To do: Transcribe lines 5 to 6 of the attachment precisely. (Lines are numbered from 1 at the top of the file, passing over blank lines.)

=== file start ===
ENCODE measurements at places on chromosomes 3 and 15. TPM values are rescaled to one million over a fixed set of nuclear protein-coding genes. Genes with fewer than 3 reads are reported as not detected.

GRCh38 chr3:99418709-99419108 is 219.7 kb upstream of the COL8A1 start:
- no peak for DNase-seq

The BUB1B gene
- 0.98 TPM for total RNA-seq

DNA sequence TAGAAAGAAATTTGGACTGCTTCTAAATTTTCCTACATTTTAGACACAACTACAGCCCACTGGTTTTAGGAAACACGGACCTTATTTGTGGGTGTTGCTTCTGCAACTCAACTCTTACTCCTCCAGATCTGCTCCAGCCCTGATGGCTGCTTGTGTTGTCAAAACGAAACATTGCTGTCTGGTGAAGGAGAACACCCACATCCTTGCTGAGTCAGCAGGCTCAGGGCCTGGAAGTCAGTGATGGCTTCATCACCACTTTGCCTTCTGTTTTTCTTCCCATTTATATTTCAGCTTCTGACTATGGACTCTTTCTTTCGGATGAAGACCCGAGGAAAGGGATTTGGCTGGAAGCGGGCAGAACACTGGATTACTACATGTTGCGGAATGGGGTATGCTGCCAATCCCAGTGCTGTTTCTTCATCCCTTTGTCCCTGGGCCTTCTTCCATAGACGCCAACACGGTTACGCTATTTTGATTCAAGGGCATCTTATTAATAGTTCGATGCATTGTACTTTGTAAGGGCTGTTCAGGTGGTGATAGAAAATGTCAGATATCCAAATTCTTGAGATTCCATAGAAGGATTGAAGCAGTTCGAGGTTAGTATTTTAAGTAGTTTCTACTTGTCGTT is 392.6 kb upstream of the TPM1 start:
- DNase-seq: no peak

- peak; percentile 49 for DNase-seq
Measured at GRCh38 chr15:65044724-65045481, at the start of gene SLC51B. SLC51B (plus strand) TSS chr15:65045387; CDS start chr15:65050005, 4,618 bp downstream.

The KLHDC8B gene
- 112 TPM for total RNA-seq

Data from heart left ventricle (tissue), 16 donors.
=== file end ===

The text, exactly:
- 0.98 TPM for total RNA-seq

DNA sequence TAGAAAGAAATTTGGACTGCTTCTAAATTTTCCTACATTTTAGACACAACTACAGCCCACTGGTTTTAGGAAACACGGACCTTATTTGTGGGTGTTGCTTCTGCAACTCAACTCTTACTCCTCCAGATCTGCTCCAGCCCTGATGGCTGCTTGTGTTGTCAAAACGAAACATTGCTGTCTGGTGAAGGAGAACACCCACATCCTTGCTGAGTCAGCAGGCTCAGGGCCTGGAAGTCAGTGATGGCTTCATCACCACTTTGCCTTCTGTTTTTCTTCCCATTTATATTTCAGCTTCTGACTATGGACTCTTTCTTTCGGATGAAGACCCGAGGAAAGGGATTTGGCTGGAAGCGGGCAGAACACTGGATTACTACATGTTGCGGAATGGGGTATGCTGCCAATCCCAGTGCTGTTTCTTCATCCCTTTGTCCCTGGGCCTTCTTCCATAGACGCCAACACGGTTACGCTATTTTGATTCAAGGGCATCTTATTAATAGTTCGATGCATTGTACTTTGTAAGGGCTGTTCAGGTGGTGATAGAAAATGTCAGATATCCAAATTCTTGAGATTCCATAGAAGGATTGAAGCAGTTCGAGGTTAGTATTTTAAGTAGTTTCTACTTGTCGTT is 392.6 kb upstream of the TPM1 start: